Coming off a successful run as Minister of Transportation, Jeff Yurek takes over Rod Phillips’ former role as Minister of Environment, Conservation and Parks.
The list of who remains in their portfolio is much shorter than who has been shuffled. Those staying put include:
- Christine Elliott at Health and Deputy Premier
- Peter Bethlenfalvy at Treasury Board.
- Steve Clark at Municipal Affairs and Housing
- Sylvia Jones as Solicitor General
- Greg Rickford at Energy, Northern Development and Mines, and Indigenous Affairs
- John Yakabuski at Natural Resources and Forestry
- Ernie Hardeman at Agriculture, Food and Rural Affairs
- Raymond Cho at Seniors and Accessibility
The shuffle also makes room for a number of newcomers to Cabinet. With a backbench eager to move up in the ranks, and a clear desire to put fresh faces on the government’s agenda, several caucus members are elevated to the inner circle, with some catapulted into high-profile ministries. In addition to Downey, Lecce and Romano, Paul Calandra, a former MP, becomes Government House Leader. The creation of some new Associate Minister positions helps to include new blood:
- Prabmeet Sarkaria is boosted from caucus to become Associate Minister of Small Businesses and for Red Tape Reduction.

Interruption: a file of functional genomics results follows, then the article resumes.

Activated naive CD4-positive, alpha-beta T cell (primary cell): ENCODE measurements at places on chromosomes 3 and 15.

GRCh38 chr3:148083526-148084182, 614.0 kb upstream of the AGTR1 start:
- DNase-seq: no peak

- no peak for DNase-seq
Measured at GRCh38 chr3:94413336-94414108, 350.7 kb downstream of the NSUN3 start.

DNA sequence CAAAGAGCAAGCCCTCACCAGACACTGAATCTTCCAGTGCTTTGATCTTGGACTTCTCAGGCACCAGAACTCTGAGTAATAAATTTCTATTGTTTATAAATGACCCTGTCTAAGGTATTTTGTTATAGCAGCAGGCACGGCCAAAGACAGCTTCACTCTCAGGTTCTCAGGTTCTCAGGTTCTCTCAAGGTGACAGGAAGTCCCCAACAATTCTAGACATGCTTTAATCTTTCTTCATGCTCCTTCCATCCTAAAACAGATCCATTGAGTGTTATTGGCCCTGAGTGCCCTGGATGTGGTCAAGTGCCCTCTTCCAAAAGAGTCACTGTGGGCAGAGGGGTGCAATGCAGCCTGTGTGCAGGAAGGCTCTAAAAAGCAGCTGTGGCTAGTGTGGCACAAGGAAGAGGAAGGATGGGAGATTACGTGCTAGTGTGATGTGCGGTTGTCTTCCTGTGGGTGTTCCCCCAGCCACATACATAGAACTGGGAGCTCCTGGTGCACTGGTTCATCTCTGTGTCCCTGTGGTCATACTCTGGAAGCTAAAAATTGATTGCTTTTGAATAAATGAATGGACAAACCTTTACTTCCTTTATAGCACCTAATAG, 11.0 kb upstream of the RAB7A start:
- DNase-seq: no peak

- Jill Dunlop is promoted to Associate Minister of Children and Women’s Issues, which also helps to break up the enormous workload of the Ministry of Children, Community and Social Services.
- Kinga Surma moves up from caucus to become Associate Minister of Transportation (GTA), now in charge of Toronto’s subway upload and the complex Metrolinx file.
With these changes, the Cabinet grows from 21 Ministers to 28, with no Ministers shuffled out of Cabinet.
WHAT DOES IT MEAN?
With summer approaching, timing couldn’t be better for the government to reflect and adjust its approach to a number of hot button issues. With the legislature not in session until after the federal election, the shuffle gives Ministers plenty of time to learn their new portfolios and meet with key stakeholders. Which staff members will stay in their current positions or move along with their Ministers will be decided by the government in the coming days.
What is unknown is whether the changes, particularly in Finance, signal a change in policy direction, or simply the hope that new faces can better communicate the existing agenda. With several months until the Legislature resumes, the government has time to decide.